A "perfect sequel" is a rare breed. Even (or especially) in this age of factory-pressed franchise templates ruling the mega-plexes, it's easy for a sophomore outing to merely coast on its predecessor's success (see: Iron Man 2, Star Trek Into Darkness) or completely miss what made the original film successful. For decades, sequels to good, widely-liked movies that genuinely matched or out-stripped their predecessors have been treasured almost like holy relics, an all-to-rare confluence of the right elements coming together to form something glorious.

And in the realm of big-budget genre entertainment, these films become legends. The Empire Strikes BackStar Trek II: The Wrath of Khan. AliensTerminator 2Spider-man 2The Dark Knight. And now, they have a new member among their ranks.

Yes, Captain America: The Winter Soldier really is that good.

Saturday, March 8, 2014

300: RISE OF AN EMPIRE - Brain Over Brawn

DIRECTOR: Noam Murro (though rumors have it this is as much Zack Snyder's film)

SHORT VERSION: Wait, that was. . . actually pretty good?

Yeah, I'm as shocked as you are.

Wednesday, February 19, 2014

GUARDIANS OF THE GALAXY - "You got superheroes in my FIREFLY!"

Can we all agree that the existence of this film, a movie that represents MARVEL throwing over one hundred million dollars at the director of SLITHER and SUPER to create a sci-fi adventure movie, makes DC/Warner's refusal to pull the trigger on a WONDER WOMAN movie absolutely embarrassing?

Because this trailer is completely insane, and just does not care.

Monday, February 10, 2014

THE LEGO MOVIE: Building a better blockbuster

Oh yeah, this is going to be one of  "those" reviews. Because there's no way I'm going to let a chance to make this many toy-related puns pass me by.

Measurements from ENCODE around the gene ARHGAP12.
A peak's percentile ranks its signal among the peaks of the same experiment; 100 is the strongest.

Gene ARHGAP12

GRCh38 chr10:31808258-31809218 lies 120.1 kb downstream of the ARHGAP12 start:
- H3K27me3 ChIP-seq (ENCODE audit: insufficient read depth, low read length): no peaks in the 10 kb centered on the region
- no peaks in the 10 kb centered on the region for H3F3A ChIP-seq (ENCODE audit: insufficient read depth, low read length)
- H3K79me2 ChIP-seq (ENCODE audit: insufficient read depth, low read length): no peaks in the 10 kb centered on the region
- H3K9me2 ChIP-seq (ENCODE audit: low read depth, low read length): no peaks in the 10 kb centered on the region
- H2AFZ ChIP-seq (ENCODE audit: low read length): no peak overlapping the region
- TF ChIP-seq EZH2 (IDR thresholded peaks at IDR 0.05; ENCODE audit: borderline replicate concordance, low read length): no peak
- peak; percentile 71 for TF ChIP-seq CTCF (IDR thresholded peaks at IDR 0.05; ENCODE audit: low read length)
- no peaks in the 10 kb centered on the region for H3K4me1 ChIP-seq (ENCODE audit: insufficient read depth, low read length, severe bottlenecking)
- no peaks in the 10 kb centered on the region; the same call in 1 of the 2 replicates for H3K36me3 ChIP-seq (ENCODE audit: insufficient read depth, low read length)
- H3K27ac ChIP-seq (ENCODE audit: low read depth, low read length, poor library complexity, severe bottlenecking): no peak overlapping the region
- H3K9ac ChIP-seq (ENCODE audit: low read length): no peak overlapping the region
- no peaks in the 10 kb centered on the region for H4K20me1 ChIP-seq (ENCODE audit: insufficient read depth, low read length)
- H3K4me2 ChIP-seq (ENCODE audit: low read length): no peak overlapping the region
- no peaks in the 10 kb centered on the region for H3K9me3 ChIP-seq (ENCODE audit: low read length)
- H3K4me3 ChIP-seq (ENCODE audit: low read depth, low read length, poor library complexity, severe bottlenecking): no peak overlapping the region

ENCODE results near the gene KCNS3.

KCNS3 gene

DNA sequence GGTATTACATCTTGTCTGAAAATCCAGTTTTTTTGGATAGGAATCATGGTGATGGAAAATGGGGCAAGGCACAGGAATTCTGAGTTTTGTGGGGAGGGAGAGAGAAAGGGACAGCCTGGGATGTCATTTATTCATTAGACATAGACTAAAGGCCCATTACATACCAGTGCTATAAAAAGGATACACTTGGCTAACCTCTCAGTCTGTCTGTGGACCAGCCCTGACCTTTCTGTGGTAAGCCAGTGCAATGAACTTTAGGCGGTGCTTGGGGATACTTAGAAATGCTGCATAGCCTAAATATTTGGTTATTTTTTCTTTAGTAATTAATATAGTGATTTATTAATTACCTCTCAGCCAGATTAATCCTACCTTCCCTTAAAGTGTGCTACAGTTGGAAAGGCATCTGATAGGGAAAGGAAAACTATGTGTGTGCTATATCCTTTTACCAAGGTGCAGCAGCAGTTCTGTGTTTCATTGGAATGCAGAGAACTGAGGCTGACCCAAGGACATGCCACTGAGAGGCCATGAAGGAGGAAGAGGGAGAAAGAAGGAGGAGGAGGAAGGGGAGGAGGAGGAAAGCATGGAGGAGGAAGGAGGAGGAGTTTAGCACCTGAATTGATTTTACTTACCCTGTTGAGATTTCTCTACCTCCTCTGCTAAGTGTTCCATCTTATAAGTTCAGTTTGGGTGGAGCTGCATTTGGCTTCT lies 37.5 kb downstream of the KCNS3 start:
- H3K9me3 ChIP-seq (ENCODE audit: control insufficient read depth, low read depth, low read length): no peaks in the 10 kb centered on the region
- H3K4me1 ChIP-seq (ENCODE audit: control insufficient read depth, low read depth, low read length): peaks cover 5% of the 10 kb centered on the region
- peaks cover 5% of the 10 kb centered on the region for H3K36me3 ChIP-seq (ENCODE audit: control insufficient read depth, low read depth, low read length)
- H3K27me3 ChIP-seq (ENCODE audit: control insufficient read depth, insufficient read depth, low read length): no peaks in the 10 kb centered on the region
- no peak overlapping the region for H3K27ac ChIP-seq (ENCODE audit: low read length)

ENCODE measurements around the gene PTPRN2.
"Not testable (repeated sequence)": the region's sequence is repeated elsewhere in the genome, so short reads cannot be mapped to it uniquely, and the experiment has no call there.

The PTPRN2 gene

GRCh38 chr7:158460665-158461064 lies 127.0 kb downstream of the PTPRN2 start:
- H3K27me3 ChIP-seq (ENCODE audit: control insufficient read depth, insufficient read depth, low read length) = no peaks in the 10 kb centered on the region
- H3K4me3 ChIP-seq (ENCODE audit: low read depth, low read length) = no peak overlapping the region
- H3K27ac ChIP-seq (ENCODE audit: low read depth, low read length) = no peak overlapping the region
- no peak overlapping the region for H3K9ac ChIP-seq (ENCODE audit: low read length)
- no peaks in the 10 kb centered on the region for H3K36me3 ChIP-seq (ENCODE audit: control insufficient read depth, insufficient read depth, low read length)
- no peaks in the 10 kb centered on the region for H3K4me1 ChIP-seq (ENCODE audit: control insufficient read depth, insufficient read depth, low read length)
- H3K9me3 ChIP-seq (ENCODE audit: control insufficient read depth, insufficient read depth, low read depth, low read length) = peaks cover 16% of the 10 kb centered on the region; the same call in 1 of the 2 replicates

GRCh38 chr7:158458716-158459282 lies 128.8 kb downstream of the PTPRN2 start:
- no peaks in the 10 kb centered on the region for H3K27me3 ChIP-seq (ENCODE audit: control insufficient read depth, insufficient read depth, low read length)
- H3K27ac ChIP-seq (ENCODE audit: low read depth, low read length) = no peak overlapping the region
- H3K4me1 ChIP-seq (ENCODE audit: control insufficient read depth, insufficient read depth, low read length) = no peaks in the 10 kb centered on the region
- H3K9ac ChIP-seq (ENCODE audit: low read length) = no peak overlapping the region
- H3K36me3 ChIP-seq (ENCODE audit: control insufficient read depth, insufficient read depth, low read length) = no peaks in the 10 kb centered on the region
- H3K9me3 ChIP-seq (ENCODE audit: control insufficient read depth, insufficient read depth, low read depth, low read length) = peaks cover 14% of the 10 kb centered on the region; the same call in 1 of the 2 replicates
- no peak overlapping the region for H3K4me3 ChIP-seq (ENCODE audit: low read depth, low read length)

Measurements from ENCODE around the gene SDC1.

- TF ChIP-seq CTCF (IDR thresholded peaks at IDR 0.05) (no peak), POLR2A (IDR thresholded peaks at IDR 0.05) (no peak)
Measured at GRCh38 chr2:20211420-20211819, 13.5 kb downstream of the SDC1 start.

Monday, January 13, 2014

FILMS OF 2013 - The Good, the Bad, and the Ugly

So last year I did a "Top 10 And Then Some" list regarding film in 2012, and being that 2013 has just recently ended, I feel it's time to revisit this idea. I like talking about stuff that I enjoyed, and there was quite a lot to enjoy in cinema in 2013 - while it wasn't as good a year for big blockbusters as last year (no AVENGERS or SKYFALL), it delivered with plenty of smaller human stories.

And some of the blockbusters were pretty great as well.

Once again, there are a few films I haven't been able to see yet, but again, I don't like waiting too long to do this. So here we'll do the best, the worst, the surprises, and the rest.

Sunday, January 12, 2014

THE WOLF OF WALL STREET - The Success of Excess

Director: Martin Scorsese

Short Version: In the adaptation of Jordan Belfort's auto-bio, Leonardo DiCaprio re-teams with Scorsese in one of the most angry, funny, enraging, and enthralling film experiences of the year. If this movie were made by someone in their 20's, they'd be championed as a bold new vision in the medium - the fact that Scorsese is capable of this at 71 is just astounding.